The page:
We have recently undertaken our annual appraisal process and a number of employees have asked to be sent on courses as part of their ongoing learning and development. We are keen to support this but we have a concern that employees might finish their course and then use their new skills to find work elsewhere. If they do, can we ask for the course fees back?
Your question mainly relates to the law on making deductions from employees’ wages, which allows deductions to be made on three grounds: where required by law, required or authorised by the employment contract, or where you have the employee’s consent. In this case, the first ground is unlikely to be relevant, as ‘required by law’ usually refers to tax and national insurance deductions.
In relation to the second ground, many employment contracts contain a clause allowing the employer to make deductions, with some specifying examples of where that might occur, and others using more general wording. It may be possible to rely on such a clause, but the employee may try to argue that it wasn’t clear from their contract that deductions would be made in the scenario that you describe. As such, a more tailored form of wording is generally safer.
For new employees in future, that wording could be contained in the employment contract, perhaps in a separate clause that outlines how and when course fees will be recouped in the event of a resignation or dismissal. However, using a generic form of wording in the contract may not always be helpful, as you may wish to impose different arrangements in different circumstances.
For that reason, we generally recommend that employers use a separate ‘training fees agreement’ document, and have the employee sign it to give their consent to the deduction (the third ground). Doing so will allow you to draft a tailored agreement each time that you are going to incur fees in this way.
The main detail in the agreement should be the circumstances in which the fees need to be repaid. For example, you could state that fees need to be repaid if the employee leaves or is dismissed in the two years following completion of the course.
Many employers ask for repayment on a sliding scale, i.e. the longer the employee works after completion of the course, the less that they have to repay on departure. For instance, you could ask for 100% repayment if they leave within six months, 75% within a year, 50% within 18 months and 25% if they leave within two years. The time frames and percentages can be decided at your discretion.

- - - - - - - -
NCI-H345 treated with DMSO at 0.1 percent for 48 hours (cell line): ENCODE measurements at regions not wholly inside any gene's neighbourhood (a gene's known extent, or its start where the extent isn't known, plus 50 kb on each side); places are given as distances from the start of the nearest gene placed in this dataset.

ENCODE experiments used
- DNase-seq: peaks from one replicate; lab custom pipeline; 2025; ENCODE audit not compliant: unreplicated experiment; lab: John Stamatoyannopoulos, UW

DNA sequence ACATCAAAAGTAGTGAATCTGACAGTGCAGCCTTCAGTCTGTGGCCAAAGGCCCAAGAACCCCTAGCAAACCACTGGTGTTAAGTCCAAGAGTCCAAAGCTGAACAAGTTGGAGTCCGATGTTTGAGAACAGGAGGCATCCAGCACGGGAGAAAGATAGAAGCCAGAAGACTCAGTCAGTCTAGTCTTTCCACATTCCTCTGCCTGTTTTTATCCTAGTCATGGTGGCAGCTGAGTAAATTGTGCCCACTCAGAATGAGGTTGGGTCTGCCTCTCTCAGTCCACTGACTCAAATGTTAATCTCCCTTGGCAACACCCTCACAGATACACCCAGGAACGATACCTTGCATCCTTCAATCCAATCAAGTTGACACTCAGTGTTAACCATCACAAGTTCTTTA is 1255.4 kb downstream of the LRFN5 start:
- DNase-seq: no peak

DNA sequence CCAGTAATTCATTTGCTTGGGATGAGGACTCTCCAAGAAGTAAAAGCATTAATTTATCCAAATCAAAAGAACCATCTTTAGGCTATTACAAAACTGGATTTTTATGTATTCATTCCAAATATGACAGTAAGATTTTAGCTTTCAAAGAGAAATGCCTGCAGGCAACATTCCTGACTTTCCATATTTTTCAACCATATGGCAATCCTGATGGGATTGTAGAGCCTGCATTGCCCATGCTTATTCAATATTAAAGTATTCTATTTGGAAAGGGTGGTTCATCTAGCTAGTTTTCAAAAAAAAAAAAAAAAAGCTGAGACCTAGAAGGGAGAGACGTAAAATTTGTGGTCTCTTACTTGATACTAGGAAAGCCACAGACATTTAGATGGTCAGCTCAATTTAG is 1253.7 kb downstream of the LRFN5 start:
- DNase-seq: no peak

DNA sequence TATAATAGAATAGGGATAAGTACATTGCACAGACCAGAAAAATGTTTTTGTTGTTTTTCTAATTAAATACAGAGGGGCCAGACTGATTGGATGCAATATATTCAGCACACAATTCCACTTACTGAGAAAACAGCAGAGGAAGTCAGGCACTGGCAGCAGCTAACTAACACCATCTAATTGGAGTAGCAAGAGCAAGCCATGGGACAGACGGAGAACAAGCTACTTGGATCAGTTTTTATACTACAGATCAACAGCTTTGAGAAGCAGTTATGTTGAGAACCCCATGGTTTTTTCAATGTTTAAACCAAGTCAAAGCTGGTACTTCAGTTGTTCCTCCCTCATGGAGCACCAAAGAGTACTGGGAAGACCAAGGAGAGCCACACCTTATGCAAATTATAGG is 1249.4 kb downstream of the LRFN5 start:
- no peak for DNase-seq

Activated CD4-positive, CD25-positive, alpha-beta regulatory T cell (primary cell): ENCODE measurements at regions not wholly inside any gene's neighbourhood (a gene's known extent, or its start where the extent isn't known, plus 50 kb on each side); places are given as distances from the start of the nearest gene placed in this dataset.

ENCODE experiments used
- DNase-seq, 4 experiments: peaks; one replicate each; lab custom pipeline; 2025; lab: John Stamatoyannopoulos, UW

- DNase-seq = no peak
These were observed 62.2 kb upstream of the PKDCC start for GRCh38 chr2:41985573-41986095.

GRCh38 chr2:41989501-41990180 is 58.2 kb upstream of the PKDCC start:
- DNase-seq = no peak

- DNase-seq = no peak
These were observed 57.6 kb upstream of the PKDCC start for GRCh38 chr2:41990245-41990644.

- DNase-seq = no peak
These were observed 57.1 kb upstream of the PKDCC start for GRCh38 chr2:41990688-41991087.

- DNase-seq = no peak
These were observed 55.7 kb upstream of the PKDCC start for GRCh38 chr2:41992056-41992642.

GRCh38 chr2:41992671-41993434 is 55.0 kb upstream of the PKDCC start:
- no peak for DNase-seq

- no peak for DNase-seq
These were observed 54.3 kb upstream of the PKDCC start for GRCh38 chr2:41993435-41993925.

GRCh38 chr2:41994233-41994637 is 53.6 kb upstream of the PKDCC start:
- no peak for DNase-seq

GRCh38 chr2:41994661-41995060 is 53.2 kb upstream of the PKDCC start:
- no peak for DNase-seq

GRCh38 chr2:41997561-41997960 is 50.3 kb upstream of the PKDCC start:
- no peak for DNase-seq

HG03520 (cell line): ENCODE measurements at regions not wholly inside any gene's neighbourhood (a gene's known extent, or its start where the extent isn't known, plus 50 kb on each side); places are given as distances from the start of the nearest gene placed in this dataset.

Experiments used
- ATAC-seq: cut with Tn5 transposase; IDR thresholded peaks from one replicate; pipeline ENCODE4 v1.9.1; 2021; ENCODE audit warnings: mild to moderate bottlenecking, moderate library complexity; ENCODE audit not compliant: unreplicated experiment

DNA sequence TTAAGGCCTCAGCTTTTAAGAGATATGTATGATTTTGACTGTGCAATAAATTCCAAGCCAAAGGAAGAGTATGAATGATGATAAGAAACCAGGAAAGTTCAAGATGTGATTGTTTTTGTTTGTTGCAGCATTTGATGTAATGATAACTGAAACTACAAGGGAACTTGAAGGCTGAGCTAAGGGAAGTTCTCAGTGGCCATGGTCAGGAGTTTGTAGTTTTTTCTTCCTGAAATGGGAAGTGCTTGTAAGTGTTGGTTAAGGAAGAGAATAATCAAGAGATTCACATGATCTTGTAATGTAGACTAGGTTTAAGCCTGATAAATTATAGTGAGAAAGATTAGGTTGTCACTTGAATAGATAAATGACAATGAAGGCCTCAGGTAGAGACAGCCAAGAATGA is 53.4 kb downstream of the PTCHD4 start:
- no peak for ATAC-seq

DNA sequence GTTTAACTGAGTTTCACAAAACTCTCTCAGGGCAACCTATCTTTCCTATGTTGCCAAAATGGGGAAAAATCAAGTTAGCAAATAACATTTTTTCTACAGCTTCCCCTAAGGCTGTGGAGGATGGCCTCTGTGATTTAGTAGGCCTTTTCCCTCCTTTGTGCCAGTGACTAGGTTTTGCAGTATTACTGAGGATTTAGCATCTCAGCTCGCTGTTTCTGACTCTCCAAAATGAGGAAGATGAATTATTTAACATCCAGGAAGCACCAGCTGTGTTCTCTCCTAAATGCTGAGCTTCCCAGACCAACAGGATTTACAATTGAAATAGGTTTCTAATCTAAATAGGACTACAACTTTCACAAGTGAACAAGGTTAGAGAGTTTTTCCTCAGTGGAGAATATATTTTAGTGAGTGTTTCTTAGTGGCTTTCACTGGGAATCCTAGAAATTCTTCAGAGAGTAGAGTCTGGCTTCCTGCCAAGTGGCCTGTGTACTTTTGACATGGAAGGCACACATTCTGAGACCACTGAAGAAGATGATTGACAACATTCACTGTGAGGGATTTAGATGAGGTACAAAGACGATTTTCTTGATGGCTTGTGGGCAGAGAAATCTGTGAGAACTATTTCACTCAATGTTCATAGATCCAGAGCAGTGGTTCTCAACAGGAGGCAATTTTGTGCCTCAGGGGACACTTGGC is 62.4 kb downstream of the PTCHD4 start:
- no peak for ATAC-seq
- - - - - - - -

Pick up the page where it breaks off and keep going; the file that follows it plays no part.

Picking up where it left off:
While it can be stipulated that repayment is due in the event of resignation or dismissal, we generally recommend not requiring repayment in the event of compulsory redundancy, for two reasons. Firstly, it is likely to be viewed as harsh to dismiss an employee for redundancy and at the same time require them to repay training costs, particularly where the repayment might mean that they leave with no redundancy pay.
The second reason relates to the national minimum wage (NMW). Some deductions must be taken into account when calculating whether an employee has been paid the NMW, such as where you deduct money to cover the cost of a uniform or work meal. However, other deductions can be ignored for NMW purposes, such as an overpayment of wages. That means that the person’s hourly pay can be below the NMW after the deduction without the employer being in breach of the NMW legislation.
In the context of fee repayments, the law allows a deduction to be ignored if the deduction is because of the worker’s conduct or any other event in respect of which the worker is contractually liable. The ‘other event’ part is significant here, as the case of HMRC v Lorne Stewart supports the idea that it would include the employee resigning or being dismissed for a conduct reason.
However, the tribunal in that case suggested that a deduction could most likely not be ignored if the employee were dismissed due to compulsory redundancy. In short, in a redundancy situation, deducting money to recover fee payments could lead to a breach of NMW legislation if the employee’s pay in that period fell below the minimum hourly rate.
In terms of the mechanics of recovering the fees, it is generally best practice to agree a schedule for repayment with the employee, perhaps over more than one salary payment where possible. However, many employees may have to give only one month’s notice, meaning that you have only one payment to make the deduction from.
Depending on the amount to be repaid, it is possible that the employee’s entire last pay could be spent repaying the fees. That leaves an obvious question as to whether it’s fair to do that to an employee who is likely to have financial commitments to cover, even where you have the contractual right to do so.
In that event, you may wish to consider other options, such as requesting a smaller amount to be repaid, or giving the employee time after their departure to repay the fees.
If you have any questions on any of the issues raised in the above article, please contact Seanpaul McCahill.